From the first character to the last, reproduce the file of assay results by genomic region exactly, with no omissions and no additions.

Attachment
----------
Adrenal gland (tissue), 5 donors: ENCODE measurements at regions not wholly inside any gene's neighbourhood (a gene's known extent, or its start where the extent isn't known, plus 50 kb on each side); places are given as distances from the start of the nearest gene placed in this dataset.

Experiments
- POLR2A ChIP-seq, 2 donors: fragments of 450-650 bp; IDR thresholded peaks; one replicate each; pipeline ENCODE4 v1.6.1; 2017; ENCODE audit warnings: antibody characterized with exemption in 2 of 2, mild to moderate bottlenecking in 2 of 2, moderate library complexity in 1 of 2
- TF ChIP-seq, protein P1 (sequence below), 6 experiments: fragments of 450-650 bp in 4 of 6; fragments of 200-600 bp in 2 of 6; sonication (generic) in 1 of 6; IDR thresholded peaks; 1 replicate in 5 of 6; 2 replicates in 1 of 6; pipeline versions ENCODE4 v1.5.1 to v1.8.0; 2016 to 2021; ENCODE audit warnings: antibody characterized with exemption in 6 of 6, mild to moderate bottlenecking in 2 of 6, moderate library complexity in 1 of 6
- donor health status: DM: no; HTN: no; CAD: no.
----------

Adrenal gland (tissue), 5 donors: ENCODE measurements at regions not wholly inside any gene's neighbourhood (a gene's known extent, or its start where the extent isn't known, plus 50 kb on each side); places are given as distances from the start of the nearest gene placed in this dataset.

Experiments
- POLR2A ChIP-seq, 2 donors: fragments of 450-650 bp; IDR thresholded peaks; one replicate each; pipeline ENCODE4 v1.6.1; 2017; ENCODE audit warnings: antibody characterized with exemption in 2 of 2, mild to moderate bottlenecking in 2 of 2, moderate library complexity in 1 of 2
- TF ChIP-seq, protein P1 (sequence below), 6 experiments: fragments of 450-650 bp in 4 of 6; fragments of 200-600 bp in 2 of 6; sonication (generic) in 1 of 6; IDR thresholded peaks; 1 replicate in 5 of 6; 2 replicates in 1 of 6; pipeline versions ENCODE4 v1.5.1 to v1.8.0; 2016 to 2021; ENCODE audit warnings: antibody characterized with exemption in 6 of 6, mild to moderate bottlenecking in 2 of 6, moderate library complexity in 1 of 6
- donor health status: DM: no; HTN: no; CAD: no.